Category: shakespeare sonnets

Sonnet CXV

Those lines that I before have writ do lie,

Even those that said I could not love you dearer.

Yet then my judgement knew no reason why

My most full flame should afterwards burn clearer.

But reckoning Time, whose millioned accidents,

Creep in ‘twixt vows and change decrees of kings,

Tan sacred beauty, blunt the sharp’st intents,

Divert strong minds to th’ course of alt’ring things.

Alas, why, fearing of Time’s tyranny,

Might I not then say, “Now I love you best,”

When I was certain o’er incertainty,

Crowning the present, doubting of the rest ?

Love is a babe ; then might I not say so,

To give full growth to that which still doth grow.

Sonnet CXIV

Or whether doth my mind, being crowned with you,

Drink up the monarch’s plague, this flattery ?

Or whether shall I say mine eye saith true,

And that your love taught it this alchemy,

To make of monsters, and things indigest,

Such cherubins as your sweet self resemble,

Creating every bad a perfect best

As fast as objects to his beams assemble ?

O, ‘tis the first, ‘tis flatt’ry in my seeing,

And my great mind most kingly drinks it up.

Mine eye well knows what with his gust is ‘greeing,

And to his palate doth prepare the cup.

If it be poisoned, ‘tis the lesser sin

That mine eye loves it and doth first begin.

Sonnet CXIII

Since I left you, mine eye is in my mind,

And that which governs me to go about

Doth part his function and is partly blind,

Seems seeing, but effectually is out ;

For it no form delivers to the heart

Of bird, of flow’r, or shape, which it doth latch.

Of his quick objects hath the mind no part,

Nor his own vision holds what it doth catch ;

For if it see the rud’st or gentlest sight,

The most sweet favor or deformed’st creature,

The mountain, or the sea, the day, or night,

The crow, or dove, it shapes them to your feature.

Incapable of more, replete with you,

My most true mind thus maketh mine eye untrue.

Sonnet CXII

Your love and pity doth th’ impression fill,

Which vulgar scandal stamped upon my brow ;

For what care I who calls me well or ill,

So you o’er-green my bad, my good allow ?

You are my all the world, and I must strive

To know my shames and praises from your tongue ;

None else to me, nor I to none alive,

That my steeled sense or changes right or wrong.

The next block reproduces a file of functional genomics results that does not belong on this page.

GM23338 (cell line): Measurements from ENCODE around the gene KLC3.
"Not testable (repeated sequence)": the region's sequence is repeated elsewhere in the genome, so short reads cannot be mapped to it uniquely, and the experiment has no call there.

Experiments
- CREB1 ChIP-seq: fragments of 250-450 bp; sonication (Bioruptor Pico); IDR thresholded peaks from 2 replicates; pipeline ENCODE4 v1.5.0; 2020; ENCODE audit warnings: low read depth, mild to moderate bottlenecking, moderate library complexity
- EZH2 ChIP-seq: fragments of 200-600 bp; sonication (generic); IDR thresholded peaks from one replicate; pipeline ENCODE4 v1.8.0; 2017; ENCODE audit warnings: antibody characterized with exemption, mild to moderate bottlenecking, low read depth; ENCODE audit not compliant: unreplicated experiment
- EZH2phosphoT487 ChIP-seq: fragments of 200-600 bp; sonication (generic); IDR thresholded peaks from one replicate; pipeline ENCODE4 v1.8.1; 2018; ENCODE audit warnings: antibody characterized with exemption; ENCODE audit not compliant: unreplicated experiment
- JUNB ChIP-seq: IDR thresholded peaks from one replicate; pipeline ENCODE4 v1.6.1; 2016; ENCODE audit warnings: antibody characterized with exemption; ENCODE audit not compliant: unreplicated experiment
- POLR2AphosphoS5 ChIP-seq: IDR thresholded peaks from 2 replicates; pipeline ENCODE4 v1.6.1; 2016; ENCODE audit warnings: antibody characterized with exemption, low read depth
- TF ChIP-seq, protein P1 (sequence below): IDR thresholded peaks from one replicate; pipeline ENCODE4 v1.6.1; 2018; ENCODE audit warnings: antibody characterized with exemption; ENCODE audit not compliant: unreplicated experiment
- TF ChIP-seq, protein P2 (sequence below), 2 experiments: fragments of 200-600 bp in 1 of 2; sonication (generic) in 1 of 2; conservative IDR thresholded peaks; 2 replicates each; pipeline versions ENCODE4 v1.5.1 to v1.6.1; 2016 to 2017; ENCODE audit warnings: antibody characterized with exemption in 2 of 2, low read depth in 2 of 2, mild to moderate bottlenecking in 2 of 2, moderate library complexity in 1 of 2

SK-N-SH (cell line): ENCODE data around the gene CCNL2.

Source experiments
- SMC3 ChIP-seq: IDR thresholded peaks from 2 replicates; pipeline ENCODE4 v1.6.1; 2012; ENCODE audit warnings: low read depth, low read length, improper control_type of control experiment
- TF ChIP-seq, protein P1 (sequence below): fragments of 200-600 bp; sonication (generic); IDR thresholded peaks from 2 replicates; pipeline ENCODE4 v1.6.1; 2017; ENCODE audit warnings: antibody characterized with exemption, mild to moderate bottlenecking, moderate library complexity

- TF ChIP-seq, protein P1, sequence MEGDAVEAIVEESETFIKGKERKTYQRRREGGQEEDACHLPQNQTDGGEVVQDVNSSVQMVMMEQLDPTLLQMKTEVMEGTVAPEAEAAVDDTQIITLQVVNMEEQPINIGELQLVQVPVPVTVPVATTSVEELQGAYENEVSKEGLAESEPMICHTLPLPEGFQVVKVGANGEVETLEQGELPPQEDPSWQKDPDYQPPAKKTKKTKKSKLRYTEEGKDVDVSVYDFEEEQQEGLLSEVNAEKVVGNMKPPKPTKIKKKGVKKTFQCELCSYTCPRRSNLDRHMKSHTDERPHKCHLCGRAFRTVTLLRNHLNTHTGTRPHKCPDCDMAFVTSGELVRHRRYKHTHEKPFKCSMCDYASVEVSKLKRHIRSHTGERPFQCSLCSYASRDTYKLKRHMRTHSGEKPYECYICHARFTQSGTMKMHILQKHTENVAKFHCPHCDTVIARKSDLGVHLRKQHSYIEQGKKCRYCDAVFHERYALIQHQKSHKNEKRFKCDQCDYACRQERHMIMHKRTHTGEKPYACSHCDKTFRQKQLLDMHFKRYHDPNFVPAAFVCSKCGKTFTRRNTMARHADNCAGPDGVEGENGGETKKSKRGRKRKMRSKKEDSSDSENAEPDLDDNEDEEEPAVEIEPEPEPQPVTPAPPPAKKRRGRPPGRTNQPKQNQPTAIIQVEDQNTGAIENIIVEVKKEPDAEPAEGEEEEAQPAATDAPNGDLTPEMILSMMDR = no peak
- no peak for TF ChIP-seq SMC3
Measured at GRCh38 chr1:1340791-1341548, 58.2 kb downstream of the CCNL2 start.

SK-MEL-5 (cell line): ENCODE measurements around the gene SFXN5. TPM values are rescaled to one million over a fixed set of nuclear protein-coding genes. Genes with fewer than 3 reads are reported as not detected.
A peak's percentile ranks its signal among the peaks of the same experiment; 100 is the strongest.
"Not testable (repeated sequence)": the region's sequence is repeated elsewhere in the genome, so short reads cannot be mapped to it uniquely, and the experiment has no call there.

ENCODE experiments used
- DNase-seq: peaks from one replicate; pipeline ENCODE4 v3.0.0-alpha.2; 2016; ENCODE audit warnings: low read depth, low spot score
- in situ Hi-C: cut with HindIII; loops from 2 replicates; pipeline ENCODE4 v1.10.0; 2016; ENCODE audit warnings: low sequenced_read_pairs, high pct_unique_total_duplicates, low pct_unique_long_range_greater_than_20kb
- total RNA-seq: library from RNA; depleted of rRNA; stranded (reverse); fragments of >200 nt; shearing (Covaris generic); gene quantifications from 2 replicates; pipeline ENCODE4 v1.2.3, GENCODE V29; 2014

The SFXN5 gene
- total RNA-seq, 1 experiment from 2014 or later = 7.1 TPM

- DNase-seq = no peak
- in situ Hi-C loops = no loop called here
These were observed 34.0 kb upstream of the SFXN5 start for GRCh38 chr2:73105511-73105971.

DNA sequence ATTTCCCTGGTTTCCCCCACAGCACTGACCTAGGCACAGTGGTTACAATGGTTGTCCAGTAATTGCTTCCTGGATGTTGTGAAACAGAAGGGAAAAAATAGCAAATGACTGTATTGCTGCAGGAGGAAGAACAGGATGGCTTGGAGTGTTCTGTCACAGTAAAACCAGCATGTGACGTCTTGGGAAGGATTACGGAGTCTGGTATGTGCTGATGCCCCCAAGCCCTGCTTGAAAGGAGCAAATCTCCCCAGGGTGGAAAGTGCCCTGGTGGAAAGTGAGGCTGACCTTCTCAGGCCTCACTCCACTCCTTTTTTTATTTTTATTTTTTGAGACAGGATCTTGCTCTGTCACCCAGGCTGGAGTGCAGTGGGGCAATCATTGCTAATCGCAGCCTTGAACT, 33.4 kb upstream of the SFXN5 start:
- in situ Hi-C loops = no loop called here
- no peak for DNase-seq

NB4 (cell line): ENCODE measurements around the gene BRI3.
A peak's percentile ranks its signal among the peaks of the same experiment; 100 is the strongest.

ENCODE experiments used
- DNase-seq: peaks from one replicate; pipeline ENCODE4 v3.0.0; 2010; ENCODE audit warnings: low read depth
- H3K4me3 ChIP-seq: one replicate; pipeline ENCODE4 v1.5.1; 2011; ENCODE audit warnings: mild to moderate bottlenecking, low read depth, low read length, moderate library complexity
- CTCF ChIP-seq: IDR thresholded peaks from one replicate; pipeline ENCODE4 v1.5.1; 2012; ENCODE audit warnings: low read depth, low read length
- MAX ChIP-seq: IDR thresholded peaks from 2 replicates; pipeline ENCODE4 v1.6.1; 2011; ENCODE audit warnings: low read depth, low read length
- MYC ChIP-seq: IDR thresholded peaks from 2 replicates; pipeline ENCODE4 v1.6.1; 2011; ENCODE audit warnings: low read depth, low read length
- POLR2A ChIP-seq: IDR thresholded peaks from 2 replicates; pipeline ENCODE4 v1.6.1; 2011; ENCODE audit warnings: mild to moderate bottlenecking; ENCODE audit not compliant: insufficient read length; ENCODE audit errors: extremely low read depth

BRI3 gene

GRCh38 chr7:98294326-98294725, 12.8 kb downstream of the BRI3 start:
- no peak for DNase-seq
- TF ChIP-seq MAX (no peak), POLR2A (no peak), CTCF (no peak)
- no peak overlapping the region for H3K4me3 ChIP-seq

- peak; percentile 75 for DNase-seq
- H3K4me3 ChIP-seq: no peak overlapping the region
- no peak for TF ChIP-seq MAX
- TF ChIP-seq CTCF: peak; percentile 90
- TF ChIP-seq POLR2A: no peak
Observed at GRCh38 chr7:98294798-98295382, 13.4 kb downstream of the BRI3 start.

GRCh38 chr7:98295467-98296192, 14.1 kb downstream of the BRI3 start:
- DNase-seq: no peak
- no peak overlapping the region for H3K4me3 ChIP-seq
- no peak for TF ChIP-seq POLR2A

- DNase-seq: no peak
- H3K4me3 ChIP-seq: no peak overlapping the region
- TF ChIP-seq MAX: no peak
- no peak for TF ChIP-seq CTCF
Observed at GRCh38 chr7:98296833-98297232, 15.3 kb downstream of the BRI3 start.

in so profound abysm I throw all care

Of other;s voices, that my adder’s sense

To critic and to flatter stopped are.

Mark how with my neglect I do dispense :

You are so strongly in my purpose bred,

That all the world beside methinks are dead.

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Sonnet CXI

O, for my sake do you with Fortune chide,

The guilty goddess of my harmful deed,

That did not better for my life provide

Than public means which public manners breeds.

Thence comes it that my name receives a brand,

And almost thence my nature is subdued

To what it works in, like the dyer’s hand.

Pity me then, and wish I were renewed,

Whilst, like a willing patient, I will drink

Potions of eisel ‘gainst my strong infection ;

No bitterness that I will bitter think,

Nor double penance, to correct correction.

Pity me then, dear friend, and I assure ye

Even that your pity is enough to cure me.

Sonnet CX

Alas, ‘tis true I have gone here and there

And made myself a motley to the view,

Gored mine own thoughts, sold cheap what is most dear,

Made old offenses of affections new.

Most true it is that I have looked on truth

Askance and strangely ; but, by all above,

These blenches gave my heart another youth,

And worse essays proved thee my best of love. 

Now all is done, have what shall have no end.

Mine appetite I never more will grind

On newer proof, to try an older friend,

A god in love, to whom I am confined.

Then give me welcome, next my heaven the best,

Even to thy pure and most most loving breast.

Sonnet CIX

O, never say that I was false of heart,

Though absence seemed my flame to qualify.

As easy might I from myself depart,

As from my soul, which in thy breast doth lie.

That is my home of love ; if I have ranged,

Like him that travels, I return again,

Just to the time, not with the time exchanged,

So that myself bring water for my stain.

Never believe, though in my nature reigned

All frailties that besiege all kinds of blood,

That it could so preposterously be stained

To leave for nothing all thy sum of good ;

For nothing this wide universe I call

Save thou, my Rose ; In it thou art my all.

Sonnet CVIII

What’s in the brain that ink may character

Which hath not figured to thee my true spirit ?

What’s new to speak, what now to register,

That may express my love or thy dear merit ?

Nothing, sweet boy, but yet, like prayers divine,

I must each day say o’er the very same ;

Counting no old thing old, thou mine, I thine,

Even as when first I hallowed thy fair name.

So that eternal love in love’s fresh case

Weighs not the dust and injury of age,

Nor gives to necessary wrinkles place,

But makes antiquity for aye his page,

Finding the first conceit of love there bred

Where time and outward form would show it dead.

Sonnet CVII

Not mine own fears nor the prophetic soul

Of the wide world dreaming on things to come

Can yet the lease of my true love control,

Supposed as forfeit to a confined doom.

The mortal moon hath her eclipse endured,

And the sad augurs mock their own presage,

Incertainties now crown themselves assured,

And peace proclaims olives of endless age.

Now with the drops of this most balmy time

My love looks fresh, and Death to me subscribes,

Since, spite of him, I’ll live in this poor rhyme,

While he insults o’er dull and speechless tribes :

And thou in this shalt find thy monument,

When tyrant’s crests and tombs of brass are spent.